July's night skies

by Rich Heffern

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The nights of July are short, but they are packed with sky happenings and objects. All five naked-eye planets are visible at some point during the month, with Venus ending its long run as the morning star. It is barely visible in early twilight at July's start, then disappears by the middle of the month.

The “dog days” of summer are upon us. They get their name from the Dog Star, Sirius. The brightest star in the night sky, it is immersed in the Sun’s glare at this time of year. Because of that, ancient skywatchers named this period in the star’s honor.

The Moon is full at 1:40 a.m. CDT today. The full Moon of July is known by several names, including Hay Moon and Thunder Moon. Since the first people landed on the Moon during the month of July, we might someday add “Apollo Moon” to the list.

The evening skies of summer feature Aquila, the Eagle, whose brightest star, Altair, is easy to see. But the constellation also hosts one of the faintest stars yet discovered. Known as Van 17, 2011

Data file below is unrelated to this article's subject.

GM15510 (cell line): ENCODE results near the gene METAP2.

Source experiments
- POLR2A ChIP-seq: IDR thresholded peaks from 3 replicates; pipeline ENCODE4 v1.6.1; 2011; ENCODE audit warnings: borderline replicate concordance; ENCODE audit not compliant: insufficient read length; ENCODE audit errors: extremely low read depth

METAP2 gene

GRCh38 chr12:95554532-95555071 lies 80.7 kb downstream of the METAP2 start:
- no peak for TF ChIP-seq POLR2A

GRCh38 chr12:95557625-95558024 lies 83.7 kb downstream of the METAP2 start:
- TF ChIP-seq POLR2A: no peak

Hercules stands directly overhead this evening. Four moderately bright stars form a lopsided square that represents his body, while his head points southward. He is surrounded by monsters he has dispatched, including Hydra, the water snake.

The planet Mercury pops into view about 30 or 40 minutes after sunset. It’s bright, but it’s also quite low in the sky, so it’s tough to see through the lingering twilight. Any buildings or trees along the horizon will block it from view.

The tiny constellation Corona Borealis, the northern crown, stands high atop the sky as darkness falls this evening. This prominent semicircle of stars is wedged between the bigger constellations Bootes and Hercules.

Vega, the brightest star in the summer sky, stands high in the sky as darkness falls. It’s in Lyra, the harp. Vega is heavier, brighter, and hotter than our own Sun, and about four billion years younger.

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